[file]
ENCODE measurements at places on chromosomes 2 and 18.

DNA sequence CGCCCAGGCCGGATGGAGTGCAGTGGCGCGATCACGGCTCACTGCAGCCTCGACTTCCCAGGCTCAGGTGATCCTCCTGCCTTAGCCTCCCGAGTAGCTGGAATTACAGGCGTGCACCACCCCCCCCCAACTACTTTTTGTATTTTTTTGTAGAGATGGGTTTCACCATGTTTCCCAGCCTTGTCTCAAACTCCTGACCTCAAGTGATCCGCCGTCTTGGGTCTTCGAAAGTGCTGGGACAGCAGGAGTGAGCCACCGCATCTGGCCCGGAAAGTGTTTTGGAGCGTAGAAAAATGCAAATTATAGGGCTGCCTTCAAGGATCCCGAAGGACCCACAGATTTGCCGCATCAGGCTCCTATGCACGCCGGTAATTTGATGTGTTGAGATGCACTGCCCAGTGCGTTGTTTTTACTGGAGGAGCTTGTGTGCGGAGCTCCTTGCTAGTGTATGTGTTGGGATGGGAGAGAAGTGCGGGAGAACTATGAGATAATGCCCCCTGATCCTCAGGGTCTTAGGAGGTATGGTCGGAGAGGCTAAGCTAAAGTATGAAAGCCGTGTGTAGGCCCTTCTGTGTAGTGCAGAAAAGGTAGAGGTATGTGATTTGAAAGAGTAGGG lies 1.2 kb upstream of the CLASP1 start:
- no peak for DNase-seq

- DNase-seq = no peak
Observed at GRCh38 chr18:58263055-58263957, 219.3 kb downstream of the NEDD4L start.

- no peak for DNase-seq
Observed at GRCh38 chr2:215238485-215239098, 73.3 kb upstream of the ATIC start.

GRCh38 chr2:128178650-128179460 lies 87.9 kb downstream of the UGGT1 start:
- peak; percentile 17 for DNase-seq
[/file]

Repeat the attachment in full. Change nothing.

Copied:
ENCODE measurements at places on chromosomes 2 and 18.

DNA sequence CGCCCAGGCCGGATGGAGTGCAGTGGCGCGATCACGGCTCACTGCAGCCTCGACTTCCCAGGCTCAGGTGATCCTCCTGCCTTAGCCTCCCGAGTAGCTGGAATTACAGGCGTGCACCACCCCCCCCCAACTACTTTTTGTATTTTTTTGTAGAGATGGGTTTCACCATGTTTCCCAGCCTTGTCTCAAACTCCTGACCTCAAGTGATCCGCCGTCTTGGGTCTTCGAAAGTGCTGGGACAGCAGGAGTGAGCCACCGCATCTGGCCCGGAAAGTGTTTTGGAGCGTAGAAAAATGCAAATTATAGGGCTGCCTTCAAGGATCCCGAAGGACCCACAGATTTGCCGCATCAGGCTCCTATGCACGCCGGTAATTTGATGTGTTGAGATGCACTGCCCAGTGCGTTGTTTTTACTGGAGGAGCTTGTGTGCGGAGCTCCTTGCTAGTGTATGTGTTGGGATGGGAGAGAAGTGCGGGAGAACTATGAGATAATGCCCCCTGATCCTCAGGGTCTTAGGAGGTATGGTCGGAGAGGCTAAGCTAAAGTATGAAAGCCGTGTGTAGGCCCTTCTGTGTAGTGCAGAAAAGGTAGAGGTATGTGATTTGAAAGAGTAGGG lies 1.2 kb upstream of the CLASP1 start:
- no peak for DNase-seq

- DNase-seq = no peak
Observed at GRCh38 chr18:58263055-58263957, 219.3 kb downstream of the NEDD4L start.

- no peak for DNase-seq
Observed at GRCh38 chr2:215238485-215239098, 73.3 kb upstream of the ATIC start.

GRCh38 chr2:128178650-128179460 lies 87.9 kb downstream of the UGGT1 start:
- peak; percentile 17 for DNase-seq